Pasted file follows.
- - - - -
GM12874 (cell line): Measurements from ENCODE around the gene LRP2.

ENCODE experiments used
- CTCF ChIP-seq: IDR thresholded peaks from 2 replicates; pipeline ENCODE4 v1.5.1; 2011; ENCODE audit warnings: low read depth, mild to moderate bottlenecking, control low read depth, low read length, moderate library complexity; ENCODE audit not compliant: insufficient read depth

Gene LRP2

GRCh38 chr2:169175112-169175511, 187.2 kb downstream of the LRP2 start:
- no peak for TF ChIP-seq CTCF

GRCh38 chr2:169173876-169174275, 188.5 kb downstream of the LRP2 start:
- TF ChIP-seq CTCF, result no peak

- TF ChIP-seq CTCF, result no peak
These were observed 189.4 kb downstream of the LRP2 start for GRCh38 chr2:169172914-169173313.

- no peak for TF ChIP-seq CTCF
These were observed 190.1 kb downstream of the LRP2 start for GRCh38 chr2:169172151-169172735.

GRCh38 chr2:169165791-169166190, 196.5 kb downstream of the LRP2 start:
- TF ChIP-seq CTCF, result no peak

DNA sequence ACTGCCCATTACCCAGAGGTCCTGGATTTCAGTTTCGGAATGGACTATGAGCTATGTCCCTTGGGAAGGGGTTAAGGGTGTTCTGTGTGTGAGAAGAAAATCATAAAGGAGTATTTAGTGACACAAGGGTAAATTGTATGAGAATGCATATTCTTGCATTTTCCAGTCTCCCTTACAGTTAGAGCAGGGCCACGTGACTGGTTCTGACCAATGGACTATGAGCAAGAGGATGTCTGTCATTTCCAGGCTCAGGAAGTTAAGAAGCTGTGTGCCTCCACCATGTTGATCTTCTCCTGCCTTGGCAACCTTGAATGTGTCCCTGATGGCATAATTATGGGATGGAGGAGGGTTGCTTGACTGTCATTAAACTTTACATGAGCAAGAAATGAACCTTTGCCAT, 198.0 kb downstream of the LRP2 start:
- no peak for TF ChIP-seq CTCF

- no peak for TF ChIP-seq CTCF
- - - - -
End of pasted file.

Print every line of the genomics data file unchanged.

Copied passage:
GM12874 (cell line): Measurements from ENCODE around the gene LRP2.

ENCODE experiments used
- CTCF ChIP-seq: IDR thresholded peaks from 2 replicates; pipeline ENCODE4 v1.5.1; 2011; ENCODE audit warnings: low read depth, mild to moderate bottlenecking, control low read depth, low read length, moderate library complexity; ENCODE audit not compliant: insufficient read depth

Gene LRP2

GRCh38 chr2:169175112-169175511, 187.2 kb downstream of the LRP2 start:
- no peak for TF ChIP-seq CTCF

GRCh38 chr2:169173876-169174275, 188.5 kb downstream of the LRP2 start:
- TF ChIP-seq CTCF, result no peak

- TF ChIP-seq CTCF, result no peak
These were observed 189.4 kb downstream of the LRP2 start for GRCh38 chr2:169172914-169173313.

- no peak for TF ChIP-seq CTCF
These were observed 190.1 kb downstream of the LRP2 start for GRCh38 chr2:169172151-169172735.

GRCh38 chr2:169165791-169166190, 196.5 kb downstream of the LRP2 start:
- TF ChIP-seq CTCF, result no peak

DNA sequence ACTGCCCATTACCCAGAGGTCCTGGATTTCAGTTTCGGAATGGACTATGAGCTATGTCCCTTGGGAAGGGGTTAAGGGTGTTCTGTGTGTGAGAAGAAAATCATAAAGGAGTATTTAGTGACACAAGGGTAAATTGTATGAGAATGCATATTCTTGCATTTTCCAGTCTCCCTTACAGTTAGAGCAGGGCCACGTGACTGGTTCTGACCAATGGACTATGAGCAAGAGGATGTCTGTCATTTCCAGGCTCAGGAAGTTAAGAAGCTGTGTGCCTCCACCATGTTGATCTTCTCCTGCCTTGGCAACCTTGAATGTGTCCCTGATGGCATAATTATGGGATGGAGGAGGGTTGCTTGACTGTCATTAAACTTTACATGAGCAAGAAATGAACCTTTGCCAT, 198.0 kb downstream of the LRP2 start:
- no peak for TF ChIP-seq CTCF

- no peak for TF ChIP-seq CTCF